As it turned out, these several Kierkegaard celebrations became folded into more personal small-screen moments — the joining of my life-path with the life-path of an Israeli Kierkegaard scholar.

Within the trajectory of my personal life, this was large-screen moment. Within the trajectory of global interest in Kierkegaard, this convergence was not a moment at all.

Our lives, not to mention wider historical developments can be given a narrative structure. A narrative gives the sense of singular linear development. It flattens out the sense of a life having discrete moments, moments that start and stop and are defining moments. Rather than the smooth spread of a grassy plain our lives can be focused as discontinuous series of jagged peaks .

Whatever peaks as a memorable moment can slide into insignificance. FDR’s New Deal was a peak moment in American life before WWII and for a decade beyond. Today, except for historians, it is a faded remnant or shadow.

My reflection on things having their moments of glory and moments of recession is triggered here by a specific recognition. While Kierkegaard was surely the focus of my intellectual publishing life for 30 or so years of productivity, he no longer peaks my interest. He is not on my radar, neither small-screen nor big-screen.

Ecclesiastes tells us there’s a time to plant and a time to uproot, a time to weep and a time to laugh. But this does not quite capture the patterns that interest me. Laughing, dancing, and mourning, are general human possibilities. My engagement and disengagement from Kierkegaard is nothing general. Instead it’s something specific and first-personal. It’s tied concretely to my personal life. My personal life is not a template for focusing the generality of human laughing or dancing or mourning.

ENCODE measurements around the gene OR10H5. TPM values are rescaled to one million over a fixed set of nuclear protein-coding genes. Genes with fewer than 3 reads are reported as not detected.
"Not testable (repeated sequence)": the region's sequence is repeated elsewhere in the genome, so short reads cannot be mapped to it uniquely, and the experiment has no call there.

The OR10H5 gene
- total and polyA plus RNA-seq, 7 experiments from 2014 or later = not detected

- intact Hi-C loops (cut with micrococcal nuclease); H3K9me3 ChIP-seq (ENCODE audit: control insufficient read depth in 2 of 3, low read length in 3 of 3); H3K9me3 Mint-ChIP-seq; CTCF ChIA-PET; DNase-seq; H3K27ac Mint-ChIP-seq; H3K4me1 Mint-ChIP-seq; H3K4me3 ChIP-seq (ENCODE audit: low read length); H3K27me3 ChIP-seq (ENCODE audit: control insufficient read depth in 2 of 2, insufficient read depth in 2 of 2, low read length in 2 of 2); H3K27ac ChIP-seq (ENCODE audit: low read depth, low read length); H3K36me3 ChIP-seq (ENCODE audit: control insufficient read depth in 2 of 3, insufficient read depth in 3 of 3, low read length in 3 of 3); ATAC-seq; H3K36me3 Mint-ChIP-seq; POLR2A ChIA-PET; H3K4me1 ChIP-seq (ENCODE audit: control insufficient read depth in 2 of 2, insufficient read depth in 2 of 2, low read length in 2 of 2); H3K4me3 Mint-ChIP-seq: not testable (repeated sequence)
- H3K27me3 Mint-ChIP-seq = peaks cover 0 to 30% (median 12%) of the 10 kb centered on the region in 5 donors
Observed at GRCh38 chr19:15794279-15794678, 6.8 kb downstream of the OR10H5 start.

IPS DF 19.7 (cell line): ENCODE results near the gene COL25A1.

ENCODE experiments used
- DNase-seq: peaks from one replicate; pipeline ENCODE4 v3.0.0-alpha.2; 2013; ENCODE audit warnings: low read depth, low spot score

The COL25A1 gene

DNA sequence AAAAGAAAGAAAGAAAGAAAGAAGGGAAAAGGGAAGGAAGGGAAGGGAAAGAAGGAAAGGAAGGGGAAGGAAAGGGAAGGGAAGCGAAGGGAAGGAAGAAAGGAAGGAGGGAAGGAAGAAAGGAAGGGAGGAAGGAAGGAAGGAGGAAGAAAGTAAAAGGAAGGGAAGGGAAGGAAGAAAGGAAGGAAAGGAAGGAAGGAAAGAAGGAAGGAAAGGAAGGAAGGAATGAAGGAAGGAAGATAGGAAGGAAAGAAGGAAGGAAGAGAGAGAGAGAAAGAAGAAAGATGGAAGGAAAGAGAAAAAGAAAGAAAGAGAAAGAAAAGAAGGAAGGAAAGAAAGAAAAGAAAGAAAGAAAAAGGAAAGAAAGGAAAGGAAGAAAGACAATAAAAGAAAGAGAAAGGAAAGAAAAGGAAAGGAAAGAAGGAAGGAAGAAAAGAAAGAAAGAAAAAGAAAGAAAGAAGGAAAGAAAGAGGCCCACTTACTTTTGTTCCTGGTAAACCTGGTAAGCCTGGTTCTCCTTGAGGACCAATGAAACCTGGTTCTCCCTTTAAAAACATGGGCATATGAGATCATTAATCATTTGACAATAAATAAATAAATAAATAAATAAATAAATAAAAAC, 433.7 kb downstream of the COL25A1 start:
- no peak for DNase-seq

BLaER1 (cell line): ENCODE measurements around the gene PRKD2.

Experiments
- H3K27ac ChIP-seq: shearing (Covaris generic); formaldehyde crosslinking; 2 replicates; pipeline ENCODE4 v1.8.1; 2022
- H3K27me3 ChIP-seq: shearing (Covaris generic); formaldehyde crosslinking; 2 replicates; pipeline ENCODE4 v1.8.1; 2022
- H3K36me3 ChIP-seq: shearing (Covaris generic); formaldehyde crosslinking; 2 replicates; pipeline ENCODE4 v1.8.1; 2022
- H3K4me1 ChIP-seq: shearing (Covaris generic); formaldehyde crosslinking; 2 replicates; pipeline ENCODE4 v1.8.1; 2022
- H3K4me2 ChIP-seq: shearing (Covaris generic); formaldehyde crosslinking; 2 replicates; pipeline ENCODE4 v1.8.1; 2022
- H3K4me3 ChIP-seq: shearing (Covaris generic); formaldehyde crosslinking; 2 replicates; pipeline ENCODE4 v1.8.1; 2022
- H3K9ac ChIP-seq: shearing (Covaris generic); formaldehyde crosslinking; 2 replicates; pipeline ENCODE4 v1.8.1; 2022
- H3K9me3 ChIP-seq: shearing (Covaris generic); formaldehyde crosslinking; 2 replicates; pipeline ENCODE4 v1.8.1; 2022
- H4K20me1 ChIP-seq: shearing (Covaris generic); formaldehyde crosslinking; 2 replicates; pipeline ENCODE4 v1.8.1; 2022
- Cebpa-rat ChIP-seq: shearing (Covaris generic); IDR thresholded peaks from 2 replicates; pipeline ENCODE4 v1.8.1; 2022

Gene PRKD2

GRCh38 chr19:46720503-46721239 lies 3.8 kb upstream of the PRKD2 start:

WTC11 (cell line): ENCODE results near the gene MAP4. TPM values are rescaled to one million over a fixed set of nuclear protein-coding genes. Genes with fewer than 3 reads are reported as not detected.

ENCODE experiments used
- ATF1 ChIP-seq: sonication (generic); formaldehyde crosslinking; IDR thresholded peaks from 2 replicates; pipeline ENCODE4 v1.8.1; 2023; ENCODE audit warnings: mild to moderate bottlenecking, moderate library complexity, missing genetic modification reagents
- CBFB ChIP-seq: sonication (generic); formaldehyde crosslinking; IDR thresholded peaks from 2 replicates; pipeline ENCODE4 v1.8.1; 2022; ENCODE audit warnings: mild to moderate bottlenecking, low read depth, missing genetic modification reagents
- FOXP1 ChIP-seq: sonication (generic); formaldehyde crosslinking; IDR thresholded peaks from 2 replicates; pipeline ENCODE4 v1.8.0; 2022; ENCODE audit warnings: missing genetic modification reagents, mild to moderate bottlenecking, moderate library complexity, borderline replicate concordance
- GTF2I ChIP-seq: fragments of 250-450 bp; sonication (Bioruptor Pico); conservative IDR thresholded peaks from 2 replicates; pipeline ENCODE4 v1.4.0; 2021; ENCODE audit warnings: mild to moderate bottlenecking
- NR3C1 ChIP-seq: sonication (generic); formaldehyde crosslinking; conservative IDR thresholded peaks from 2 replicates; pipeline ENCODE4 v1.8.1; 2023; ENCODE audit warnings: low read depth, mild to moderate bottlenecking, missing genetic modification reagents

The stars can align so that I’m gripped by Kierkegaard. Then the heavens change. I’m released. Kierkegaard has his moment for me and then fades. It’s a pattern of capture and release.

Rather than following a continuous development, this makes our biographies radically episodic. We are not always best seen as subjects in a linear unfolding. We are often caught up in discrete moments that dominate — moments that then fade.

Self-knowledge is not only continuous narrative. There are critical moments of catch and release that break free of unbroken story lines.


The Miracle of Hanukkah


The temple had been desecrated. It was destroyed as the Hebrews were forced out of their homeland.

When the temple was recaptured the menorah needed to be relit. This was a necessary act of resanctification. Yet the menorah could only be relit with holy oil.

The resanctification required enough holy oil for eight days — enough for a new candle to be lit each day. Yet when the temple was recaptured only one flask of holy oil remained — enough to burn for one day only.

A full eight days were required for the priests to prepare a fresh supply of kosher oil.

Against all expectations the single candle burned on and on.

Discovering it still burning despite the passage of a complete week, the priests declared a miracle and inaugurated an eight-day festival of commemoration.

The lesson?

Against bleak despair, Hanukkah commemorates vibrant even miraculous hope.


Memory and Homelessness

I’ve lived happily in many towns and cities, in the states and abroad. I’ve sometimes felt lonely acclimating to a new surrounding. But overall I’ve managed with little regret leaving one home and settling into another. Perhaps I’ve seen myself as an outsider whose shifts of location — from coast to coast, from the states to abroad — were not radical displacements because I was not well-rooted from the start.

I’ve never had the sense that my true home was just around the corner. Perhaps this is because I was not raised in a true home — welcoming and nurturing.